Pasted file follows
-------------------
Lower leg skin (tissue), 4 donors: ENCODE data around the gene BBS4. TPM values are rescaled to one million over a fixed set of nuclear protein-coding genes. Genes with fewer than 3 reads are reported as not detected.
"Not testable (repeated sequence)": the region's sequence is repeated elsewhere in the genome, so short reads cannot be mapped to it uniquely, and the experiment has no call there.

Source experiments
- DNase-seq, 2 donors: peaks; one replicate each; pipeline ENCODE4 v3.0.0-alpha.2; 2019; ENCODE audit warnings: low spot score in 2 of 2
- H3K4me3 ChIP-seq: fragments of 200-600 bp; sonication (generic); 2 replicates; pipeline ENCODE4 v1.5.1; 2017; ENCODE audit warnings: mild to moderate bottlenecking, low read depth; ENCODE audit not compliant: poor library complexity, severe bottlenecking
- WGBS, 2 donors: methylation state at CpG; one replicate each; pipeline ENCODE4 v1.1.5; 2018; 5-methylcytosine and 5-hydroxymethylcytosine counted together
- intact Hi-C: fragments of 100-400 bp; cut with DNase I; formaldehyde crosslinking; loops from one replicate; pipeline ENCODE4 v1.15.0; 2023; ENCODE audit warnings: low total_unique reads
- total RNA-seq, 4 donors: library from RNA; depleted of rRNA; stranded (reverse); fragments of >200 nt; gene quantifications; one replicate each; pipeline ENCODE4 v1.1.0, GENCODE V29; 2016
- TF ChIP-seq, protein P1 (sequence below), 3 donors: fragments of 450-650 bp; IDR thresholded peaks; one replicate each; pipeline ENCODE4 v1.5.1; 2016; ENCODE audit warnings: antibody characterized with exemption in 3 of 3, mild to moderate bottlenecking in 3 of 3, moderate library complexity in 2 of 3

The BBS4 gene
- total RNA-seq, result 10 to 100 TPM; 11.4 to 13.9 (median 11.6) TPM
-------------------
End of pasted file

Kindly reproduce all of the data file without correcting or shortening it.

Lower leg skin (tissue), 4 donors: ENCODE data around the gene BBS4. TPM values are rescaled to one million over a fixed set of nuclear protein-coding genes. Genes with fewer than 3 reads are reported as not detected.
"Not testable (repeated sequence)": the region's sequence is repeated elsewhere in the genome, so short reads cannot be mapped to it uniquely, and the experiment has no call there.

Source experiments
- DNase-seq, 2 donors: peaks; one replicate each; pipeline ENCODE4 v3.0.0-alpha.2; 2019; ENCODE audit warnings: low spot score in 2 of 2
- H3K4me3 ChIP-seq: fragments of 200-600 bp; sonication (generic); 2 replicates; pipeline ENCODE4 v1.5.1; 2017; ENCODE audit warnings: mild to moderate bottlenecking, low read depth; ENCODE audit not compliant: poor library complexity, severe bottlenecking
- WGBS, 2 donors: methylation state at CpG; one replicate each; pipeline ENCODE4 v1.1.5; 2018; 5-methylcytosine and 5-hydroxymethylcytosine counted together
- intact Hi-C: fragments of 100-400 bp; cut with DNase I; formaldehyde crosslinking; loops from one replicate; pipeline ENCODE4 v1.15.0; 2023; ENCODE audit warnings: low total_unique reads
- total RNA-seq, 4 donors: library from RNA; depleted of rRNA; stranded (reverse); fragments of >200 nt; gene quantifications; one replicate each; pipeline ENCODE4 v1.1.0, GENCODE V29; 2016
- TF ChIP-seq, protein P1 (sequence below), 3 donors: fragments of 450-650 bp; IDR thresholded peaks; one replicate each; pipeline ENCODE4 v1.5.1; 2016; ENCODE audit warnings: antibody characterized with exemption in 3 of 3, mild to moderate bottlenecking in 3 of 3, moderate library complexity in 2 of 3

The BBS4 gene
- total RNA-seq, result 10 to 100 TPM; 11.4 to 13.9 (median 11.6) TPM